dir. Terence Krey.
Bereaved husband Jamie (Jacob A. Ware) loiters, depressed and unshaven, by the the snow-capped grave of his deceased wife Julia. Soon he’s joined by her twin-sister Ava (Christine Nyland): the loss has been hard on them both, but as they speak it’s clear there’s something more – an unnamed undertaking they shared some months back, the effects of which still lay heavy on their souls.
Flashing back to the moments leading up to – and following – this mysterious event, Krey’s directorial debut (co-written with Nyland) emerges as a minimalist two-hander that stares into the face of grief, and the inability some people feel to process this. The Kübler-Ross model suggests that – perhaps falteringly – everyone eventually moves beyond denial, anger and depression to some kind of acceptance of their loss, but here Jamie and Ava cannot, precluded from surviving due to a dark hope which makes them take midnight drives to the roadside where Julia died.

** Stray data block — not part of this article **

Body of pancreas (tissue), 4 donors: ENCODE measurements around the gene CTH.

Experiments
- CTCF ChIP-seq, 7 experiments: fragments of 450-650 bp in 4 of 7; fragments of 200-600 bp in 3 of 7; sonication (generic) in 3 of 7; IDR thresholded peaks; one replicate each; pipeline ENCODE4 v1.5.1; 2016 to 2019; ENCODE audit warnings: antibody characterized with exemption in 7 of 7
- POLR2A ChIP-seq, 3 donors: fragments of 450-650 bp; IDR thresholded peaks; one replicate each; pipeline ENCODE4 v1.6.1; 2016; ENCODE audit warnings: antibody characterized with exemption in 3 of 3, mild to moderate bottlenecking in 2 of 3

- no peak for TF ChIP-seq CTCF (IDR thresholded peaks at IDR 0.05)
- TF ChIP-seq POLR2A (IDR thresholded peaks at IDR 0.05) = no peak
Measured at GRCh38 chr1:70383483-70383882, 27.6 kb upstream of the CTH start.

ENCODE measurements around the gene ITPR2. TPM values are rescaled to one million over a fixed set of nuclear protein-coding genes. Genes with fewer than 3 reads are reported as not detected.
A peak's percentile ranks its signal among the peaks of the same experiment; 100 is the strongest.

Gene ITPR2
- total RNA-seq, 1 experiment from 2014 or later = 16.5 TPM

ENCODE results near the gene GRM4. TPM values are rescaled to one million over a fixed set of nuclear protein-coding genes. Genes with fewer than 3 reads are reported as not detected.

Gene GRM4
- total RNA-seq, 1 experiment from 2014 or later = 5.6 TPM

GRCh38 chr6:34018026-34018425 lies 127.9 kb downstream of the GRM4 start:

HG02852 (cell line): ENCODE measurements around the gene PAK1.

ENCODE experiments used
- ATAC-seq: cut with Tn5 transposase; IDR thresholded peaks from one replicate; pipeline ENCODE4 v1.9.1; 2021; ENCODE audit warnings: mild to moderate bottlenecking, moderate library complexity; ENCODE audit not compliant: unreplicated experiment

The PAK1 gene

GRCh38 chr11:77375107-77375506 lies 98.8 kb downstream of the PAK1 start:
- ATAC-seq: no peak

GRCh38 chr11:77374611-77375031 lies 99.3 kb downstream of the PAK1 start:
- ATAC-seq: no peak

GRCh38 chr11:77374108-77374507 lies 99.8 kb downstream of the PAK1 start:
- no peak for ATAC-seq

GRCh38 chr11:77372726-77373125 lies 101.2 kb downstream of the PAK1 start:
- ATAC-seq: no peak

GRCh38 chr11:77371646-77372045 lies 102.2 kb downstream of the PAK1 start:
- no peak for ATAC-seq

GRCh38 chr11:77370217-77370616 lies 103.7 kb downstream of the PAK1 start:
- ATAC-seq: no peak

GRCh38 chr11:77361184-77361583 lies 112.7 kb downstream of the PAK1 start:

As the stripped down plot is slowly unveiled it does so with beautiful understatement, restrained compositions by DP Daniel Fox heightening tension and giving basic set-ups an elevated aesthetic. So too the performance work is superb, Nyland in particular demonstrating herself a future star in the making as she cycles through the emotional spectrum whilst Ware convinces as a man always a half-breath away from breaking. Unfortunately the pacing lags in the mid-section, and despite the brief run-time the limits of the story poke through the soil long before the finale: though the denouement will send many back to the opening scene to reinterpret clues therein, the blood cooling in their veins.
Ultimately more morose than profound, A Quiet Grave is nevertheless a confident, assured ghost story that showcases Nyland and Krey as emerging genre talents: and with several other collaborations already in motion they’re set to haunt the horror landscape once more in the not-too-distant future.